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Using Inquiry Based Activities To Promote Understanding Of Critical Engineering Concepts

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Conference

2006 Annual Conference & Exposition

Location

Chicago, Illinois

Publication Date

June 18, 2006

Start Date

June 18, 2006

End Date

June 21, 2006

ISSN

2153-5965

Conference Session

Student Misconceptions and Problem Solving Abiltiy

Tagged Division

Educational Research and Methods

Page Count

14

Page Numbers

11.1390.1 - 11.1390.14

Permanent URL

https://peer.asee.org/808

Download Count

42

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Paper Authors

biography

Michael Prince Bucknell University

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Michael Prince is a professor of chemical engineering at Bucknell University. His research interests focus on chemical engineering education, active learning, problem based learning, and inquiry-based methods.

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biography

Margot Vigeant Bucknell University

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Margot Vigeant is a newly minted associate professor of chemical engineering at Bucknell University. Her research interest in this topic stems from her own frustration in thermodynamics, and her profound hope we can find a way that people can "get it" the first time around!

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Abstract
NOTE: The first page of text has been automatically extracted and included below in lieu of an abstract

Using Inquiry-Based Activities to Promote Understanding of Critical Engineering Concepts

Abstract

This NSF funded (DUE 0442234) study examines the use of inquiry-based teaching to promote understanding of critical engineering concepts. Significant research shows that students often enter the classroom with tightly held misconceptions about the physical world that are not effectively addressed through traditional teaching. As a result, students are frequently able to solve problems that have been explicitly taught, but are unable to apply course concepts to solve real problems not seen in class. Failure to grasp prerequisite concepts also leaves students poorly prepared for more advanced study.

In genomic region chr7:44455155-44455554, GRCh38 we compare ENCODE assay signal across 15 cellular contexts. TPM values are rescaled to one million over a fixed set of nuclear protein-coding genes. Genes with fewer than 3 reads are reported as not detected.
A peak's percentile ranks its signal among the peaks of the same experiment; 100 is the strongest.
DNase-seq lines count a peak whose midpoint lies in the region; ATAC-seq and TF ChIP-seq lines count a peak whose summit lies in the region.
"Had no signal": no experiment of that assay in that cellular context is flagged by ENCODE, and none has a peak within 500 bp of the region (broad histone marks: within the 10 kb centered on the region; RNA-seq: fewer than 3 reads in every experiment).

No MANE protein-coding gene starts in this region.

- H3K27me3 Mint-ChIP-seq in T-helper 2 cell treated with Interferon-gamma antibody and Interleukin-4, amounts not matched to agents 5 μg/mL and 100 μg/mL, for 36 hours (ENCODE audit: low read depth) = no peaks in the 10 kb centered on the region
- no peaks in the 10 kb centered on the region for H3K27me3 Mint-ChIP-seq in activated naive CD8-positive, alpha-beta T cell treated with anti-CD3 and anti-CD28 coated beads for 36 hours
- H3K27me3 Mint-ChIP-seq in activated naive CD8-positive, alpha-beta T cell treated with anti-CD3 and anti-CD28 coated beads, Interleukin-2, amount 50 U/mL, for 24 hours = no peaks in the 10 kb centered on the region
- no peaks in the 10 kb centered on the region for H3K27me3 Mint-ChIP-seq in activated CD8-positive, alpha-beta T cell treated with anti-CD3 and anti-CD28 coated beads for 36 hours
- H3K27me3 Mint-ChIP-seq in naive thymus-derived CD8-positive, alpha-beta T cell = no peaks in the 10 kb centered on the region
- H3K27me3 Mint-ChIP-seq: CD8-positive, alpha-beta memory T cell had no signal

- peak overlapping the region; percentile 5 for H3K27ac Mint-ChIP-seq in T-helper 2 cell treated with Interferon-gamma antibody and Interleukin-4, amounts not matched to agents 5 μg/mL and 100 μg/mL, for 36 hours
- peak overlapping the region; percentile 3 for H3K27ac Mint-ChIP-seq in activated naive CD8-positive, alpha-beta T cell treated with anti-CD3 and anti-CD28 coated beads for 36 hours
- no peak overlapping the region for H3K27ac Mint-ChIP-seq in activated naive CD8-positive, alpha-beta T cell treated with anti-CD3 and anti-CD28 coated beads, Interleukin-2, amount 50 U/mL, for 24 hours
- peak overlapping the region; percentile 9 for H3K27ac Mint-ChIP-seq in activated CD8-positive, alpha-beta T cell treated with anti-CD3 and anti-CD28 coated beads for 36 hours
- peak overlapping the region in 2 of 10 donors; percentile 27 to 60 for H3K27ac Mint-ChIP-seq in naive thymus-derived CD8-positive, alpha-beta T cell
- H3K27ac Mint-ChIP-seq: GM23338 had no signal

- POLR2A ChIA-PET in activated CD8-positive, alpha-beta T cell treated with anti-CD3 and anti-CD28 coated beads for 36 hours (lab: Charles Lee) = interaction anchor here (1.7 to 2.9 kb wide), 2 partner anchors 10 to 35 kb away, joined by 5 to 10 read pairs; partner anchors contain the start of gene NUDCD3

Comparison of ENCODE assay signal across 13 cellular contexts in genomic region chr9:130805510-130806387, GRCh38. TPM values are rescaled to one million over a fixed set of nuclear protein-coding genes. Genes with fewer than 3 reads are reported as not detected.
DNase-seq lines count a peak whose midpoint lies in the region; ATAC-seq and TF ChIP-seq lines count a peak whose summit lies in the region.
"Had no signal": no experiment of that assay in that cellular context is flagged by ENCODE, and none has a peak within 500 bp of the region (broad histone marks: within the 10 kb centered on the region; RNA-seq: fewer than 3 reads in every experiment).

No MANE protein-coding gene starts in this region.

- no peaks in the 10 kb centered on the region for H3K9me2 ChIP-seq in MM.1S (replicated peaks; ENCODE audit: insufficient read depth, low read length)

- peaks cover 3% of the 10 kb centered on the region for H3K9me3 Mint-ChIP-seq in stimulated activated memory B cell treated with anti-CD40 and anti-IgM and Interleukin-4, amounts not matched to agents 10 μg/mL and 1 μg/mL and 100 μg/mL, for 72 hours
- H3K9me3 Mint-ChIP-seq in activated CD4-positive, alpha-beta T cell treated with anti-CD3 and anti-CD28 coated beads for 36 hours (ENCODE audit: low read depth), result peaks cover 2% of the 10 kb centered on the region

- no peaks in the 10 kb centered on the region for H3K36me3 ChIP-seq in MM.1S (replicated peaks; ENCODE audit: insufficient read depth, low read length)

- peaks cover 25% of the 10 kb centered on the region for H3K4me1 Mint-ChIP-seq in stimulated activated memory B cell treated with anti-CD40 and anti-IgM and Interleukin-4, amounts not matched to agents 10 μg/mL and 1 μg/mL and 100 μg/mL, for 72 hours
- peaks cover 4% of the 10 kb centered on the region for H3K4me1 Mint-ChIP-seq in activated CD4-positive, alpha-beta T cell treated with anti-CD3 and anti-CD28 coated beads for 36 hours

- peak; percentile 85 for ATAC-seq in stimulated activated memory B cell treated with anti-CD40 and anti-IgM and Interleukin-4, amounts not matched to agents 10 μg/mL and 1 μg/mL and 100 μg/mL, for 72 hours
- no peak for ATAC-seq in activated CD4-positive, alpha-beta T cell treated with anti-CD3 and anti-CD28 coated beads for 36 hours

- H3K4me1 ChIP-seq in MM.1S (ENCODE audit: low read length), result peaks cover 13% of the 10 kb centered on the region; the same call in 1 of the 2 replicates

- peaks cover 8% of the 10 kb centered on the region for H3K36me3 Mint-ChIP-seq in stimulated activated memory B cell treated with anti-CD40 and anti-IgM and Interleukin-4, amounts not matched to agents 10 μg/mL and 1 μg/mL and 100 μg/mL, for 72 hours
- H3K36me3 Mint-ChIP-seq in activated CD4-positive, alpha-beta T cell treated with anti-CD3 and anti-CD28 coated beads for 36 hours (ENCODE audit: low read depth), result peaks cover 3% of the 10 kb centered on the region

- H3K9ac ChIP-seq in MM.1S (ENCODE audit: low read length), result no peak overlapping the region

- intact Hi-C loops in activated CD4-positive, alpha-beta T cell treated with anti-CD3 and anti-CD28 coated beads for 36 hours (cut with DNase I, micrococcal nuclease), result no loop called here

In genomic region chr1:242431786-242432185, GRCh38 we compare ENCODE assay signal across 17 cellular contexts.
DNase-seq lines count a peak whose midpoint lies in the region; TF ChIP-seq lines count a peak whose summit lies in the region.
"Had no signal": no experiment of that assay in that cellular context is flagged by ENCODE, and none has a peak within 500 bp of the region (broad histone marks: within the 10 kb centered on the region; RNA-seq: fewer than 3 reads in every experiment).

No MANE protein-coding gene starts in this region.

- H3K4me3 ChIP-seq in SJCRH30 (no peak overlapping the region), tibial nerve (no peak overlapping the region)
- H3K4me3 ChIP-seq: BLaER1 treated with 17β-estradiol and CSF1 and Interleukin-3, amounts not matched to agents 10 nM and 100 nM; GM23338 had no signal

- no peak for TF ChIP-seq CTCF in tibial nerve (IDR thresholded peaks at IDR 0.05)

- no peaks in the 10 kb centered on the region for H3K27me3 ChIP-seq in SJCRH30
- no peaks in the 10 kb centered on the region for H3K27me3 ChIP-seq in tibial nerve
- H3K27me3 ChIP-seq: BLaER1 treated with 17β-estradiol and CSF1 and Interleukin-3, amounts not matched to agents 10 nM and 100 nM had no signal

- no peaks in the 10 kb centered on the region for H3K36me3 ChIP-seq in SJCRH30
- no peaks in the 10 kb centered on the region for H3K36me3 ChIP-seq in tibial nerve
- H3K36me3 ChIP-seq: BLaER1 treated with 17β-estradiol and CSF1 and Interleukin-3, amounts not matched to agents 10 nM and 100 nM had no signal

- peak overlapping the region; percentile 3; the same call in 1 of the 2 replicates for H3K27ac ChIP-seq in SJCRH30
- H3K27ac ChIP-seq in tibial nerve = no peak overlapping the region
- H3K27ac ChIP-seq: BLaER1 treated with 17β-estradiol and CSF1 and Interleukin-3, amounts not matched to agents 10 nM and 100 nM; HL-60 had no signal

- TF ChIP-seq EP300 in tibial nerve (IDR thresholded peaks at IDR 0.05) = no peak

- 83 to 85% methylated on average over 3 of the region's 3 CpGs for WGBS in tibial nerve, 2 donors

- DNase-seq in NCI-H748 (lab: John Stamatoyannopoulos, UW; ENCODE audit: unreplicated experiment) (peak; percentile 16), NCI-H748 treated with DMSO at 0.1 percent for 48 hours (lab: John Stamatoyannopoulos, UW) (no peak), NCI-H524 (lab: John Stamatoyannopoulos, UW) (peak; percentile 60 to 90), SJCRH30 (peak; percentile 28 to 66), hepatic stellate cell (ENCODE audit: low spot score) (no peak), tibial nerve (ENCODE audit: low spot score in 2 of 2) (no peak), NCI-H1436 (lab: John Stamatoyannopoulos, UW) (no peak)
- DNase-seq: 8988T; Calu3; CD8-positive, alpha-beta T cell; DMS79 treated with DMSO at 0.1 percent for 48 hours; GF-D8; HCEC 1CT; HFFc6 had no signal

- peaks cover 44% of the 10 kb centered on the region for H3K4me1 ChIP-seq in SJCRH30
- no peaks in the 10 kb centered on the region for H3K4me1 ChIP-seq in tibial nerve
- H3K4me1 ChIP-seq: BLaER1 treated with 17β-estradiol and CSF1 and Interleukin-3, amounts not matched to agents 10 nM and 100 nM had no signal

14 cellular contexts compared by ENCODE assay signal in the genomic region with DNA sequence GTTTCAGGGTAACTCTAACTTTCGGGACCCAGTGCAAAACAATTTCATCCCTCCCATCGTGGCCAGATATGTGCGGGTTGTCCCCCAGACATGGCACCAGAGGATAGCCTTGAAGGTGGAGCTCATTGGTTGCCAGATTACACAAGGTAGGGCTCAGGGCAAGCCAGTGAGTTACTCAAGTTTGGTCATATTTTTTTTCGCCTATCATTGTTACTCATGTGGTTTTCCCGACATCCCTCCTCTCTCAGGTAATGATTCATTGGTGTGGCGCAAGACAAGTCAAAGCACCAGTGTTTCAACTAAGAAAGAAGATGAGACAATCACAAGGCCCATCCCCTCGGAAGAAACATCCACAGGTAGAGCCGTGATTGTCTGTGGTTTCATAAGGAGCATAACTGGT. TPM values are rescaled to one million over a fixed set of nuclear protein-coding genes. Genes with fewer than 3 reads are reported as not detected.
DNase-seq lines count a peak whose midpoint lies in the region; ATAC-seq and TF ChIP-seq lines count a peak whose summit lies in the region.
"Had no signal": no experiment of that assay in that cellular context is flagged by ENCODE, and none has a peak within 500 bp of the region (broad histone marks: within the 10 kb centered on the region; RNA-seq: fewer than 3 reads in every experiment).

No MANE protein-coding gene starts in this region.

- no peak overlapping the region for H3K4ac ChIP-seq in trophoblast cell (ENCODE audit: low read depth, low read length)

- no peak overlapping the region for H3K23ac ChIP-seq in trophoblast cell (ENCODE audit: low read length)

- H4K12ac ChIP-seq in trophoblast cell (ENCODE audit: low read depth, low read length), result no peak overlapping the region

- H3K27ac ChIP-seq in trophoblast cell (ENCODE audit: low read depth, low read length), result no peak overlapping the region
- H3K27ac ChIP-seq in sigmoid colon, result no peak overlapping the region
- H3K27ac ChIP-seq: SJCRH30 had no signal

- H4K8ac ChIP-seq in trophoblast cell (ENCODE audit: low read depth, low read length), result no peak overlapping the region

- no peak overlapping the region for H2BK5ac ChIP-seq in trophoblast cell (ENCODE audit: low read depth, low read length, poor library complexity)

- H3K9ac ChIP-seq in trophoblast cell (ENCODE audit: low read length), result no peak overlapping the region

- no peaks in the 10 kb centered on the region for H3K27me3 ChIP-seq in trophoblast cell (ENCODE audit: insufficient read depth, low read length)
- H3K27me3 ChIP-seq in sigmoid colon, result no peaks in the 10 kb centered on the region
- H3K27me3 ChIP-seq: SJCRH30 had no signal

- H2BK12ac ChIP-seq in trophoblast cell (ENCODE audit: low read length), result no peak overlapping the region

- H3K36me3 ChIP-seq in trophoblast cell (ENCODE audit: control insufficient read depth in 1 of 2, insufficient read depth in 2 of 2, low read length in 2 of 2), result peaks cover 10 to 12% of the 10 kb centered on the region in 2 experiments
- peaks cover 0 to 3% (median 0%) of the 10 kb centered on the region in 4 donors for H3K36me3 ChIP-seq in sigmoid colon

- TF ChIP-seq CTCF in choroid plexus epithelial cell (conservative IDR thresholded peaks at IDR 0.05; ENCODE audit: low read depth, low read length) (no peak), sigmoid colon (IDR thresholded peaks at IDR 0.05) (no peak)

Students’ conceptual understanding can be dramatically enhanced, however, through a paradigm shift in teaching that incorporates inquiry-based methods. This is an inductive and collaborative teaching method where student teams are first introduced to specific, thought-provoking exercises. Students are placed in carefully designed situations where reality, rather than the professor, can dispute their preconceptions. The effectiveness of this approach has been extensively documented using thousands of undergraduate physics students. It has also been shown that emphasizing conceptual learning does not come at the expense of covering content or developing students’ problem-solving ability. As of yet, however, inquiry-based activities have not been systematically developed for engineering education.

This work is a step towards filling that gap. In the initial phase of the project, the work targets one student misconception relating to heat transfer. The specific misconception addressed is the differentiation between factors impacting the rate of heat transfer versus those impacting the amount of heat transfer. Educational materials to address student misconceptions in these areas have been developed and tested.

The effectiveness of the prototype materials was assessed using concept inventories. Concept inventories are reliable and valid multiple choice assessment tools specifically designed to identify common misconceptions. Members of the research team that developed a relevant concept inventory for thermal and transport science are involved as collaborators on the current project.

This paper shares the results from the first year of testing with inquiry-based lessons. The preliminary results have been quite positive. Concept inventories were used as pre- and post- course measures of student understanding in order to document actual learning gains. This was done for two distinct course offerings, one taught normally and one taught using inquiry-based activities. As a result, we have documented learning gains with and without the use of inquiry- based activities. While normal instruction did little to alter student misconceptions in the targeted areas, inquiry-based methods were found to be significantly more effective. Ongoing work will refine the existing activities, as well as test the effectiveness of new activities for thermodynamics courses designed to reduce misconceptions about entropy.

Prince, M., & Vigeant, M. (2006, June), Using Inquiry Based Activities To Promote Understanding Of Critical Engineering Concepts Paper presented at 2006 Annual Conference & Exposition, Chicago, Illinois. https://peer.asee.org/808

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